He said 4 billion people lack internet access. Though mobile phones are nearly universal, about 12 percent of the people in emerging economies have a broadband data connection.
Most unconnected people live in countries with underdeveloped economies and poor digital infrastructure. Yet tremendous growth potential could be unlocked by improving connectivity. With the right ICT, and policies that support innovation and fair competition, countries can help connect the world’s unconnected populations and narrow the digital divide.
The focus should be on developing broadband infrastructure with wider coverage and faster speeds. Countries must view broadband as critical national infrastructure that supports economic growth and raises living standards.
One effective way to create this network infrastructure is through Public-Private Partnerships, or PPPs. Successful examples can be seen in countries such as Malaysia, where regulators built a framework that ensured competition and equal access, lowered the cost of digital entry for citizens, and fostered innovation and competition among service providers.
As networks are being rolled out, telecoms operators should keep costs low by sharing optical fiber and infrastructure with power companies and other utilities. Burying fiber optic cables and conduits underground typically represents 30 percent to 40 percent of total deployment cost, and can run as high as 70 percent. These high costs ultimately make internet access more expensive to end users.
Telecom regulators should also adopt new mechanisms for allocating radio spectrum in a way that increases supply while reducing cost. This is urgent, since most countries will need to increase their available spectrum by anywhere from 50 percent to 100 percent over the next five years. That’s the rough timeline for commercial roll-out of fifth-generation mobile technology, or 5G, which will usher in a host of new digital services and business models. Spectrum is the basis for ultra high-speed mobile broadband, so it’s a vital part of digital infrastructure. But it can account for up to 20 percent of the cost of a broadband connection – again, driving up access costs for the end user.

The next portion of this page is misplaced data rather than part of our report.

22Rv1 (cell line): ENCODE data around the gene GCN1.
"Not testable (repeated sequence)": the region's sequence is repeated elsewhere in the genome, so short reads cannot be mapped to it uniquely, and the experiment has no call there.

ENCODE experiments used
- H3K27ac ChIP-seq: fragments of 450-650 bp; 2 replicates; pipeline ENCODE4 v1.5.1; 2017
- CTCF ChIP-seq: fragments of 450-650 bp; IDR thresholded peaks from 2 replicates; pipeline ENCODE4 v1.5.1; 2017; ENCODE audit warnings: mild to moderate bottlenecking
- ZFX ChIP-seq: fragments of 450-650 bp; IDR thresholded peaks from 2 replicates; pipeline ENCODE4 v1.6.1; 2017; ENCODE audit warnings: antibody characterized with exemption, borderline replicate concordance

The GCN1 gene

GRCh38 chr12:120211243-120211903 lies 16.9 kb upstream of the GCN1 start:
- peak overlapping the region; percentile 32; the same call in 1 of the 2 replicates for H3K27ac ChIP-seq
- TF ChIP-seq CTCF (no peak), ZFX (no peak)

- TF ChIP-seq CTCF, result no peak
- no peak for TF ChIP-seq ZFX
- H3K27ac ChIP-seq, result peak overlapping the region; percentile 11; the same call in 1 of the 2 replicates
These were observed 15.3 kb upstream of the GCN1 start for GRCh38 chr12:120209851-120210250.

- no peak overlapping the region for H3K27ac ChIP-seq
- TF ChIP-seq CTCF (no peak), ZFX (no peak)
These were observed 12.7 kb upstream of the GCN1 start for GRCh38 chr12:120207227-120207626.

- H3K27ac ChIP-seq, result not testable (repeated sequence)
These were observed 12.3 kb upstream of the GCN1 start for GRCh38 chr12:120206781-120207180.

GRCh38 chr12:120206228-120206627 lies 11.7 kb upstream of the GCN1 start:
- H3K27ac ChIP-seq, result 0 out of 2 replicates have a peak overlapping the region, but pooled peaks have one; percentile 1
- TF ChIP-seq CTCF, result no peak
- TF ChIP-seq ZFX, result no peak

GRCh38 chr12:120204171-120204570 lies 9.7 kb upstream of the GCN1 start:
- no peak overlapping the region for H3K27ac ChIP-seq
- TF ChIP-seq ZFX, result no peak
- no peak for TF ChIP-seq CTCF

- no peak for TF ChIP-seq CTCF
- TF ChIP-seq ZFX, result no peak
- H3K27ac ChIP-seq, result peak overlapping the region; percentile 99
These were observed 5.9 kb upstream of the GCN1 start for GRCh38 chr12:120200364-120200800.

Another step toward closing the digital gap is the development of applications. In developing countries, apps drive demand for connectivity and create new business models. M-Pesa, an app launched by Vodafone in 2007, lets people with no bank account send and receive money through their mobile phones. M-KOPA, in Kenya, helps households with no electricity purchase their own solar power systems by making daily micro-payments with an app on their cell phone.
When it comes to application development, the government’s main role is to ensure a level playing field that allows entrepreneurial companies to devise innovative new solutions without fear of either monopolistic competitors or excessive regulation. A laissez-faire approach gives entrepreneurs the freedom to create apps that benefit local users.
Connecting the unconnected is a mission with no single solution. It requires governments, operators, technology providers, and app developers to work together. Technological innovation, infrastructure sharing, cheaper and sufficient spectrum supply and apps that improve people’s lives are necessary steps on the road to digital inclusion. Together, they will help bring about the connectivity that delivers prosperity and growth in the years ahead.
The article first appeared in social media website LinkedIn